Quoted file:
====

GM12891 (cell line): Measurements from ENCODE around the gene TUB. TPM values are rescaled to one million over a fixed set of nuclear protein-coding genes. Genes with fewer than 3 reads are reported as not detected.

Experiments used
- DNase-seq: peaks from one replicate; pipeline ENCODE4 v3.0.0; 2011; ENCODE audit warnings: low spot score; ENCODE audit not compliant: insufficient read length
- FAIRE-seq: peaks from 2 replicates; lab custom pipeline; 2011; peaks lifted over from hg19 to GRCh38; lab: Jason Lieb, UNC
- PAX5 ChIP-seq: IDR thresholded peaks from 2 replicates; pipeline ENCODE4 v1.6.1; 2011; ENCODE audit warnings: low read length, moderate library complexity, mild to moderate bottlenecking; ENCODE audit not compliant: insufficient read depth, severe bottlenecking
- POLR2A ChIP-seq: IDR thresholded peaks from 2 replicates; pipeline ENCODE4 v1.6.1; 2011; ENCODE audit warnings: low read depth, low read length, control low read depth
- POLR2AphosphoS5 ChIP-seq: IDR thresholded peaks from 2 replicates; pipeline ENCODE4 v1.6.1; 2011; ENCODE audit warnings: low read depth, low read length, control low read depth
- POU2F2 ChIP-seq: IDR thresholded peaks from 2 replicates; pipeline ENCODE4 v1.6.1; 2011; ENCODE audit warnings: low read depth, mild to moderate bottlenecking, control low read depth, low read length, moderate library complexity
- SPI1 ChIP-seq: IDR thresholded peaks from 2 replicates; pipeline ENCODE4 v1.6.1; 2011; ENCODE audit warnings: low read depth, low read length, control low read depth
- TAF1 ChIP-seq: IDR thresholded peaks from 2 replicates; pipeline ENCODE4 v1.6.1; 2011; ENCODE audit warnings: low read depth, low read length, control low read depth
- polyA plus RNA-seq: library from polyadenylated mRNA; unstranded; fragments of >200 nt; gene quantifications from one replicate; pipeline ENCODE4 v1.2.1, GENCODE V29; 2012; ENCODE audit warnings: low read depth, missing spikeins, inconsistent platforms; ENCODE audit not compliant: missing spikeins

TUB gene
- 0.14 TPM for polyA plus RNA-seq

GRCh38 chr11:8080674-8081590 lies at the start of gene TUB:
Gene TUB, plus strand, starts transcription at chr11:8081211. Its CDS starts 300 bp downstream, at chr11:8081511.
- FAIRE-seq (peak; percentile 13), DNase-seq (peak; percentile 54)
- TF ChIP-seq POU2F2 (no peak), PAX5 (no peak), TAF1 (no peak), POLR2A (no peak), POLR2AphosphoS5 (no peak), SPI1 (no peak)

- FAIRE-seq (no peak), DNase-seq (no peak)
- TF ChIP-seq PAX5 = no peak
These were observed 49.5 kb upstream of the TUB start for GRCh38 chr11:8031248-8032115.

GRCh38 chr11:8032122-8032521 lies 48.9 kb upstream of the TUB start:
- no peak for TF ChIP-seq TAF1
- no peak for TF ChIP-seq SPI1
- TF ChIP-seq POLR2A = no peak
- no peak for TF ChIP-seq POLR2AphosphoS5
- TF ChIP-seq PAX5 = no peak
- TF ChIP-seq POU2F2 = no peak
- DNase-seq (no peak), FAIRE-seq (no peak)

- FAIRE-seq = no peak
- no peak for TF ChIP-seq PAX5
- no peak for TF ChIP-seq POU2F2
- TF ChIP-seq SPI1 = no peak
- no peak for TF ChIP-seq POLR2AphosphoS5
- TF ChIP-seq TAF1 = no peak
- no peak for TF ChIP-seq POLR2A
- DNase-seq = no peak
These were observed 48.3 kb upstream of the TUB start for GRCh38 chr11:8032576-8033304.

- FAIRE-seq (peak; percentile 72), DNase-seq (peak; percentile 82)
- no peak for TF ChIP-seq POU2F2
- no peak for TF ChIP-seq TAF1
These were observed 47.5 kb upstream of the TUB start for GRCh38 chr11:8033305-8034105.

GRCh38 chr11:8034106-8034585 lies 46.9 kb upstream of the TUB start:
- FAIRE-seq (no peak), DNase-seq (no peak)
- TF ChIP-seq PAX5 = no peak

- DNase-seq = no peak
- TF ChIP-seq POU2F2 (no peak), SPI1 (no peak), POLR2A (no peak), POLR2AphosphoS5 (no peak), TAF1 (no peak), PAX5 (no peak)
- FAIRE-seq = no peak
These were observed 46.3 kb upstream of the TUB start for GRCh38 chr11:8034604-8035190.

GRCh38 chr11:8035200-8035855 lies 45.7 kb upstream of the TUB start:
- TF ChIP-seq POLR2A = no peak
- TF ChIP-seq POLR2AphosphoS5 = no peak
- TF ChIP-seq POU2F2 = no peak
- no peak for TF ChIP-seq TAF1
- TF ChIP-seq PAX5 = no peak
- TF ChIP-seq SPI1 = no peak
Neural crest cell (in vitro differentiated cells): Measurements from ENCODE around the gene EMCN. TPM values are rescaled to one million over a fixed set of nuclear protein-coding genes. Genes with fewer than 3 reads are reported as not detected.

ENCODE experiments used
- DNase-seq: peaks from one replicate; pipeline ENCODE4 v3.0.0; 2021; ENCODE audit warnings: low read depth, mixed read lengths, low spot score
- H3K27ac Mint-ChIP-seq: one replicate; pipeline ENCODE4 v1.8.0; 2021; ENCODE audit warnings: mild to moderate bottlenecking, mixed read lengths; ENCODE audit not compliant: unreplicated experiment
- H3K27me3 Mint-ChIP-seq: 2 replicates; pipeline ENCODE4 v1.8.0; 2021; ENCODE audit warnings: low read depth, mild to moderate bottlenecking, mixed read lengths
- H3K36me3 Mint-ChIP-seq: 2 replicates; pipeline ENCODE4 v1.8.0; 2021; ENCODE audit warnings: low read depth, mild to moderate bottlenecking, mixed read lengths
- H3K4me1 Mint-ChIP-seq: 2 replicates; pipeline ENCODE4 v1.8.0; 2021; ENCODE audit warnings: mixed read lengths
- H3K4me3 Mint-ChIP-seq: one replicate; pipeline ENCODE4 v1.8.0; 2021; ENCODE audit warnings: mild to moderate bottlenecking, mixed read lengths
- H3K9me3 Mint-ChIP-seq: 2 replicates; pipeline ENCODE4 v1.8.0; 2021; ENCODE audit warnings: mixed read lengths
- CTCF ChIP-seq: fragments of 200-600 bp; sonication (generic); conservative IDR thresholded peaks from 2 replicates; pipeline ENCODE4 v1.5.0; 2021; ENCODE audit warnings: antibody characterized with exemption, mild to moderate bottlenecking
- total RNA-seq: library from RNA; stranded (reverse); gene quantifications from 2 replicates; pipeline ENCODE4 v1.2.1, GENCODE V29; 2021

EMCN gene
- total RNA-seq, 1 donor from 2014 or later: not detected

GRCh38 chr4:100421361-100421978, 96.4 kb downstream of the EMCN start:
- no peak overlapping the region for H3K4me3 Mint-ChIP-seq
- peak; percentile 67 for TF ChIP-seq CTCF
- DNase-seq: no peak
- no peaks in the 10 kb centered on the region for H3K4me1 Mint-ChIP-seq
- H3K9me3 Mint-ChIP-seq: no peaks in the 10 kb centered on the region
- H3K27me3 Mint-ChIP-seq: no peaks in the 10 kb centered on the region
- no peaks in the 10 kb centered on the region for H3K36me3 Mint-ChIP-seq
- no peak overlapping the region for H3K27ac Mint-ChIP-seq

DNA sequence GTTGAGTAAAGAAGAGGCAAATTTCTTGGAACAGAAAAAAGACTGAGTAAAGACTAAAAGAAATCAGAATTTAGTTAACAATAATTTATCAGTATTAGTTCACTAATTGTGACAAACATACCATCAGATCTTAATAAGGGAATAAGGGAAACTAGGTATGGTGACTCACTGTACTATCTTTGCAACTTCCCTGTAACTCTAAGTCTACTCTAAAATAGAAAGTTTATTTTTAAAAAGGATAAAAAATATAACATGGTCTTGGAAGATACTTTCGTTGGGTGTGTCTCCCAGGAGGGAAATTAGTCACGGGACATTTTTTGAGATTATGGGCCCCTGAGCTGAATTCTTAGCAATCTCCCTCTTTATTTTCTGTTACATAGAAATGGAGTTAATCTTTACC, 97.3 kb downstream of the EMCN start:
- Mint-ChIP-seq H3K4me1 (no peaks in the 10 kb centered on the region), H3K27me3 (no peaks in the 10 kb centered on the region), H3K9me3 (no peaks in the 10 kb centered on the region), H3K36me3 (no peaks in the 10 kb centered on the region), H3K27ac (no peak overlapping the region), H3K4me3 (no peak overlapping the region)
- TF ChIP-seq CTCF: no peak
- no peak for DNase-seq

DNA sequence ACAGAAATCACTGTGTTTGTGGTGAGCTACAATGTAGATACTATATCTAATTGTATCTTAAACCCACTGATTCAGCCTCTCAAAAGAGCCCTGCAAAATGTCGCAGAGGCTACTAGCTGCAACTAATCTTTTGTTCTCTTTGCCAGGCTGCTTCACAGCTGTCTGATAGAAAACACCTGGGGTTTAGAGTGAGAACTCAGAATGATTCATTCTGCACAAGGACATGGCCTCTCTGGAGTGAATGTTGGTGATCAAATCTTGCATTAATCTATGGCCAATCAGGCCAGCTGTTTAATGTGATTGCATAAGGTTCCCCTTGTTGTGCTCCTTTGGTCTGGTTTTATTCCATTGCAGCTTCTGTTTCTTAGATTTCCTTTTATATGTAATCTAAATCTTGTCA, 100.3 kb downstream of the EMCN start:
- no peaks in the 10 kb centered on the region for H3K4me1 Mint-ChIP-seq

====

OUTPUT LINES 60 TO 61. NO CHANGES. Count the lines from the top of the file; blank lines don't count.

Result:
- H3K27me3 Mint-ChIP-seq: 2 replicates; pipeline ENCODE4 v1.8.0; 2021; ENCODE audit warnings: low read depth, mild to moderate bottlenecking, mixed read lengths
- H3K36me3 Mint-ChIP-seq: 2 replicates; pipeline ENCODE4 v1.8.0; 2021; ENCODE audit warnings: low read depth, mild to moderate bottlenecking, mixed read lengths